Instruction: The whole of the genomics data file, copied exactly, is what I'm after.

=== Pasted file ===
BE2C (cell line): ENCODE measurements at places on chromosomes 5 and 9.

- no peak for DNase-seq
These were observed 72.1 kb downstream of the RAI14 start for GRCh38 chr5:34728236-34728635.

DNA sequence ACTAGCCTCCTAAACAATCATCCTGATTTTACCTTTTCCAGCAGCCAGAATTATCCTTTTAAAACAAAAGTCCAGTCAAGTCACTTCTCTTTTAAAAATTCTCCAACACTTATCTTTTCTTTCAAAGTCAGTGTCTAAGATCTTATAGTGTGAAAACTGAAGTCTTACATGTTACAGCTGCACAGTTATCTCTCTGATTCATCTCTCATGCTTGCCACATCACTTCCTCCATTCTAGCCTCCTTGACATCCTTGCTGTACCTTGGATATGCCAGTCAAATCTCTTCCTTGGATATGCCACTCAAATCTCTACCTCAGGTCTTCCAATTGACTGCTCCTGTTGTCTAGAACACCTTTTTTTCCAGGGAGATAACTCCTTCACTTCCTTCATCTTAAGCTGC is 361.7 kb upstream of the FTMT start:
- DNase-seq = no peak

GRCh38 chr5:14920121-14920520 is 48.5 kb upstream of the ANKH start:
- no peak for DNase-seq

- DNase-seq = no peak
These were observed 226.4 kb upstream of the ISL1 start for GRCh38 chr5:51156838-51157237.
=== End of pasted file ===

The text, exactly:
BE2C (cell line): ENCODE measurements at places on chromosomes 5 and 9.

- no peak for DNase-seq
These were observed 72.1 kb downstream of the RAI14 start for GRCh38 chr5:34728236-34728635.

DNA sequence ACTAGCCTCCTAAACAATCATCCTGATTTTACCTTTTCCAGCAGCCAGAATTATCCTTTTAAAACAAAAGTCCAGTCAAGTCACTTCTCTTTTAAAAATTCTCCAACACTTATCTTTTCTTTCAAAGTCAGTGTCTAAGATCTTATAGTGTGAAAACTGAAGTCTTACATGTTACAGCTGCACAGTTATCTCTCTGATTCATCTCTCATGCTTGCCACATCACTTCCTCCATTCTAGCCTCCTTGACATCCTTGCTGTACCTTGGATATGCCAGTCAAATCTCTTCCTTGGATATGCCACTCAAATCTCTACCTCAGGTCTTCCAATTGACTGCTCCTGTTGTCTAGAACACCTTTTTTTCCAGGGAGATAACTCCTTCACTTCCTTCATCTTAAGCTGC is 361.7 kb upstream of the FTMT start:
- DNase-seq = no peak

GRCh38 chr5:14920121-14920520 is 48.5 kb upstream of the ANKH start:
- no peak for DNase-seq

- DNase-seq = no peak
These were observed 226.4 kb upstream of the ISL1 start for GRCh38 chr5:51156838-51157237.